2001
Year of
the Dialogue between Civilizations

 

    We perceive that a civilisation is as fragile as a life

    Paul Valéry

     

    On 4 November 1998, United Nations General Assembly declared 2001 the "United Nations Year of Dialogue among Civilizations" (resolution A/RES/53/22 of 16 November 1998, 53rd session, agenda item 168).

    The General Assembly, reaffirming the purposes and principles embodied in the Charter of the United Nations, recognised in mankind's diverse cultural realisations the crystallisation of cultural pluralism and creative human destiny. Expressing its awareness that positive and mutually beneficial interaction among civilizations had continued throughout human history despite impediments arising from intolerance, disputes and wars, it emphasised the importance of tolerance in international relations and the significant role of dialogue as a means to reach understanding. It reaffirmed that civilisational achievements constitute the collective heritage of mankind, providing a source of inspiration and progress for humanity at large.

    Accordingly, it invited Governments, the United Nations system, including UNESCO, and other relevant international and non-governmental organizations to plan and implement appropriate cultural, educational and social programmes to promote the concept of dialogue among civilizations.

    On 12 November 1999, the Secretary-General submitted to the General Assembly his Personal Representative’s provisional report. It will be recalled that it was at the request of the President of the Islamic Republic of Iran, who delivered a major statement on the subject of dialogue among civilizations to the General Assembly at its 53rd session, that the question had been placed on the agenda.

    On 7 February 2000, the General Assembly took note with interest of the report of the Secretary-General and invited Governments and the United Nations system to promote the concept of dialogue among civilizations.

    It is in that spirit that the United Nations Office at Geneva decided to take measures to promote that dialogue. The Director-General established an organizing committee, which the President of the Diplomatic Club kindly agreed to head. The committee has drawn up the following five-part project:

  1. Art exhibitions demonstrating Member States' cultural vitality. There will be three types of exhibition, chosen for their quality in the following respects: first, exhibitions sponsored by Member States that express a spirit of tolerance and a desire for dialogue and clear understanding among peoples; second, exhibitions in museums and galleries in Geneva that are exemplars of cultural diversity and artistic originality; third, a multicultural exhibition of genuinely original or historic artworks loaned by Permanent Missions here in Geneva. This joint exhibition is intended as the keystone of the Year of Dialogue among Civilizations.

  2. Concerts demonstrating multicultural variety, i.e. concerts of multi-ethnic classical, folk or jazz music or events in which several orchestras combine to interpret the same work -- or, to put it another way, musical dialogue as a dialogue of cultures.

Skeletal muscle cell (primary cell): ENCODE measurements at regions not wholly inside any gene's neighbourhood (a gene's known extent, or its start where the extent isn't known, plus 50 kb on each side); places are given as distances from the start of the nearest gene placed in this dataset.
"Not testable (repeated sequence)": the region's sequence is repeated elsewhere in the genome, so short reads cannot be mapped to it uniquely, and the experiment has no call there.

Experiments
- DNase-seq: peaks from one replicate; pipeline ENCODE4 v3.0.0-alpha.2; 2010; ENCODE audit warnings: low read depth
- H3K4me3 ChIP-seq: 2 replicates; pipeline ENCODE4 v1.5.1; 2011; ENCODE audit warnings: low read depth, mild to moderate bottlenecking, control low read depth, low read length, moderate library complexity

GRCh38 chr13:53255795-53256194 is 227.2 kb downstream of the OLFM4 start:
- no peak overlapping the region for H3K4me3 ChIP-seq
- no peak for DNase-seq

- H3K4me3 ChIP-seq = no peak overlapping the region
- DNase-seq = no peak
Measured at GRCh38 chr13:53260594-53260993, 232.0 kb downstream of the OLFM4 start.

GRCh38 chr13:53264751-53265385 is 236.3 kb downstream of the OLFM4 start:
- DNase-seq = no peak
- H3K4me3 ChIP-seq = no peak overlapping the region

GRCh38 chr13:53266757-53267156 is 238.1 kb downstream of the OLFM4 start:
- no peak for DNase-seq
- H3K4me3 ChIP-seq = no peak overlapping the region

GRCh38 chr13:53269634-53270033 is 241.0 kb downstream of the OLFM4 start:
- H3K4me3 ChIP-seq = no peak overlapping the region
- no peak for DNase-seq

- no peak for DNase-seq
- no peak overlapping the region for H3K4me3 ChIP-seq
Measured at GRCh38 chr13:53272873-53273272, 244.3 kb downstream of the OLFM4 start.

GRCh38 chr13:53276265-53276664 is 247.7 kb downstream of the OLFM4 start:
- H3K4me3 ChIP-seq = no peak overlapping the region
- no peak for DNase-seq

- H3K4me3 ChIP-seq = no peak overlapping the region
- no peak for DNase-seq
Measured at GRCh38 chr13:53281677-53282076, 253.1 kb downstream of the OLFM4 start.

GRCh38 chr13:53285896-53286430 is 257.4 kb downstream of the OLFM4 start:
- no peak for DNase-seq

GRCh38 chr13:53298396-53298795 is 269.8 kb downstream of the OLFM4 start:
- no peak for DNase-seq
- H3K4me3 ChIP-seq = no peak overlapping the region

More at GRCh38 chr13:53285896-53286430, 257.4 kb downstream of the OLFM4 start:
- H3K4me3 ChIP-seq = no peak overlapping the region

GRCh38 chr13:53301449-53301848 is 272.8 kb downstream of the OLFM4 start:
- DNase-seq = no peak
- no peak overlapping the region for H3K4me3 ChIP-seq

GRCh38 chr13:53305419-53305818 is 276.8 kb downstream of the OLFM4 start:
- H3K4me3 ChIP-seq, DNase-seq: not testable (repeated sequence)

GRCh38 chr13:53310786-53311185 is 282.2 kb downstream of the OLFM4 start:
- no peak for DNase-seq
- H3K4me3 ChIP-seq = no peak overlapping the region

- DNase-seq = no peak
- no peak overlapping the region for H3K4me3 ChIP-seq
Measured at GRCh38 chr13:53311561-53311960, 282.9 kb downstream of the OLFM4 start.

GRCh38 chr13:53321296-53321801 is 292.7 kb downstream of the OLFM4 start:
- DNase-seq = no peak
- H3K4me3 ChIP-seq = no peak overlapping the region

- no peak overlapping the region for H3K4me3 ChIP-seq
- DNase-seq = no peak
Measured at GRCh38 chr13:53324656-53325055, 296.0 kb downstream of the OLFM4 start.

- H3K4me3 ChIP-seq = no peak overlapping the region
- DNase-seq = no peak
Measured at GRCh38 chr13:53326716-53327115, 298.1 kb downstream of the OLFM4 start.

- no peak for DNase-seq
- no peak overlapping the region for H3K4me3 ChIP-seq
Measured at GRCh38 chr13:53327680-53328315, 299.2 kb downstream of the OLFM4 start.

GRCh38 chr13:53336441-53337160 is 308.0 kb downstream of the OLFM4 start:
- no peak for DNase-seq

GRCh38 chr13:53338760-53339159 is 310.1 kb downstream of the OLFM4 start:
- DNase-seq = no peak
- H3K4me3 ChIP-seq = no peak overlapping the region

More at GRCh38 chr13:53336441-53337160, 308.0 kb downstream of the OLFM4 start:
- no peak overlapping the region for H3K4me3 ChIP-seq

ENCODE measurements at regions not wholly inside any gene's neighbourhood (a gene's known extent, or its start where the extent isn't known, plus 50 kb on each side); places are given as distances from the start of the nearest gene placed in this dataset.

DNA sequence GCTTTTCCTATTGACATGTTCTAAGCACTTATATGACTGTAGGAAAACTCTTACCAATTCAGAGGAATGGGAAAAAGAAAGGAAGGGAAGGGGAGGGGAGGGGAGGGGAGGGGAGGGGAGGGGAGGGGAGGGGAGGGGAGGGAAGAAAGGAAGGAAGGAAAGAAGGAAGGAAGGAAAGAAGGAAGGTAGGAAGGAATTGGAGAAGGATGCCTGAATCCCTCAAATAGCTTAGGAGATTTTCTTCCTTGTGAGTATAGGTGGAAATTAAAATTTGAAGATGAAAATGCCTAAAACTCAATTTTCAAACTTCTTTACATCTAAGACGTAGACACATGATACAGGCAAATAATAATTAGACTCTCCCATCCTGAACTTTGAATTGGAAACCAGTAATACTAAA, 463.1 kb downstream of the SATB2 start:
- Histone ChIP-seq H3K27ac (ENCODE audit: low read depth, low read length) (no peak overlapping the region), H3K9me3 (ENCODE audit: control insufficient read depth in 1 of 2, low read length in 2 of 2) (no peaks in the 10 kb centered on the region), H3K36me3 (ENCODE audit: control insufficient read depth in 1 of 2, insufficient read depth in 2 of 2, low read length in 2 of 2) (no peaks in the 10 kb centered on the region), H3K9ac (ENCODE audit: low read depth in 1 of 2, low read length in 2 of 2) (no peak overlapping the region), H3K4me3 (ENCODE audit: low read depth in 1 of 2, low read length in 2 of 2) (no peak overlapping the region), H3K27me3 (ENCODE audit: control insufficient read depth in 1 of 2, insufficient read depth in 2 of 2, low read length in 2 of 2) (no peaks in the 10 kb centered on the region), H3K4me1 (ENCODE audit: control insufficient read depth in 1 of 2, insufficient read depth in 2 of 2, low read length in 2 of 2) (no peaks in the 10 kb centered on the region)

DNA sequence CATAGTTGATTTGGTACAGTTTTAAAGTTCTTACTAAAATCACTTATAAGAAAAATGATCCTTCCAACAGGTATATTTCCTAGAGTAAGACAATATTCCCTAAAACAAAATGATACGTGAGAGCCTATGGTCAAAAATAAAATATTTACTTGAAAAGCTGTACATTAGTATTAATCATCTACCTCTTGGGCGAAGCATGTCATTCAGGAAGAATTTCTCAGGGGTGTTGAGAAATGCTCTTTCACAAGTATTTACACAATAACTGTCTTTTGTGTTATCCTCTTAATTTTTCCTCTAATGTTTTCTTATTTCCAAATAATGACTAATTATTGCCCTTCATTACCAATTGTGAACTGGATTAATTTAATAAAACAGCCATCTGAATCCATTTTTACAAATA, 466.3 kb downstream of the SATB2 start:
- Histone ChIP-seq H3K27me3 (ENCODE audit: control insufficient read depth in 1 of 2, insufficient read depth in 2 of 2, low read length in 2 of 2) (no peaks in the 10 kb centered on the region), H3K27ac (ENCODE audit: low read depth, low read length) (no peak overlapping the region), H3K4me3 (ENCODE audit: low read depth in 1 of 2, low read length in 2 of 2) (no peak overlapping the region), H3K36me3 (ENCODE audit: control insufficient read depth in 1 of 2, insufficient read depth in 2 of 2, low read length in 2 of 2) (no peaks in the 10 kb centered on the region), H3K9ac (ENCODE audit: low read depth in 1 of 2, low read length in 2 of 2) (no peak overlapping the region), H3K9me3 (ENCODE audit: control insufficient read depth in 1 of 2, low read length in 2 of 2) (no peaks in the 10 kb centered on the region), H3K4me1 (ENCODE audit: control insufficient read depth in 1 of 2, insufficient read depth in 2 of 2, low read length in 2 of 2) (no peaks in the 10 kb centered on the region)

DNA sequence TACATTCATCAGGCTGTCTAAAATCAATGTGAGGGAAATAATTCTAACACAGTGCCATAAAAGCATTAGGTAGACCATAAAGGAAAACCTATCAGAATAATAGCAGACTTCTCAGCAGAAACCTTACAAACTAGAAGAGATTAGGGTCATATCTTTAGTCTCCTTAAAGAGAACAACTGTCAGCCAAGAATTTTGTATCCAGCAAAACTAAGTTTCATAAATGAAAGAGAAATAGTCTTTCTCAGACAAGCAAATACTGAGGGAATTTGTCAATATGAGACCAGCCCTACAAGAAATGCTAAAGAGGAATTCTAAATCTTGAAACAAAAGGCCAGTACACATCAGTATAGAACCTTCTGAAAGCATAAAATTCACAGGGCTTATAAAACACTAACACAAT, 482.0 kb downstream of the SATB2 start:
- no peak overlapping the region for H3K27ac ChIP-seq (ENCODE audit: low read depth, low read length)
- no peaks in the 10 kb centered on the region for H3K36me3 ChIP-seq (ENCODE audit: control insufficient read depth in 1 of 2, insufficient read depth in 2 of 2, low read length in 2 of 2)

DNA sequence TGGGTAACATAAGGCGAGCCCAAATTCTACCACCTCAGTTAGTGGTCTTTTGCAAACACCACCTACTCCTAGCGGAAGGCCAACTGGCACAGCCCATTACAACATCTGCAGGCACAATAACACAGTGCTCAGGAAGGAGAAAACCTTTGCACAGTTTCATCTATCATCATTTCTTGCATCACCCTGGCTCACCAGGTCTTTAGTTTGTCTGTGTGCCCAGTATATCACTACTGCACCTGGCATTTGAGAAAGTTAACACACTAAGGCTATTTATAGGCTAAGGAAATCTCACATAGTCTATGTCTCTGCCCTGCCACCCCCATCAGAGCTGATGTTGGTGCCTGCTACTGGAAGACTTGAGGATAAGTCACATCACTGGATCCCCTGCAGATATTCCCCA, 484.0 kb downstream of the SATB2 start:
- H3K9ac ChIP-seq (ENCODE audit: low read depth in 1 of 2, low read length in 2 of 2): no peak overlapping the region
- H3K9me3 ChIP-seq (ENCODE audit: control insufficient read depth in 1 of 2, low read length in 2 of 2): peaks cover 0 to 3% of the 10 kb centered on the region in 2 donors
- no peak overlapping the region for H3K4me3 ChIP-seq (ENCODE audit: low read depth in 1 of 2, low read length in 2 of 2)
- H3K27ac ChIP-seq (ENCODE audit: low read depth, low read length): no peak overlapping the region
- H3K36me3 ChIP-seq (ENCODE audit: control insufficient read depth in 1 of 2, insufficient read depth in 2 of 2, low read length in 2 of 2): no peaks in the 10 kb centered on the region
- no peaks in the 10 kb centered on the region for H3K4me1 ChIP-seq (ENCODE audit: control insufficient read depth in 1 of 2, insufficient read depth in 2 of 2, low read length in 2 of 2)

3. Talks highlighting not stances or political interpretations of the modern world with its stubborn conflicts, but thinking about dialogue among civilizations that will promote tolerance, cultural diversity and, in addition to a culture of peace, ways of bringing humanity to a better understanding and respect for the fundamental rights of men, women and children. Contributions illustrating this theme, expanding on it and making it truly universal will come from writers, philosophers, scientists, artists and thinkers in general.

  4. Cinema films showing the reality of a sometimes painful world and revealing, whether through fiction or a documentary approach, the essence of a society. The 20th century was unquestionably the century of the cinema and the image. Will the 21st century be a century of multiform cultural expression in which cinema plays a crucial role? Geneva is fortunate in being the venue for such outstanding events as the North-South Media Festival or the Black Movie Festival and the United Nations will be associated with them. The themes of North-South dialogue (the North-South festival) and women's issues (the Black Movie Festival) are by their very nature conducive to closer dialogue among civilizations.

  5. A novel theatrical project will be implemented in cooperation with Geneva's Théâtre Saint-Gervais, Fondation pour les arts de la scène et de l’image: texts by writers such as Mario Vargas Llosa and Hans Magnus Euzensberger will overlap around the "Bibliothèque censurée" (The Censored Library), a work written and directed by Thierry Bedard in tribute to the International Parliament of Writers.

    The United Nations Office at Geneva gives below the provisional programme of events it has planned for the United Nations Year of Dialogue among Civilizations. The programme is open to change. It is a sketch to which everyone is invited to add their touch of colour.

     

    Exhibitions   |    Music   |    Talks   |    Films   |    Theatre

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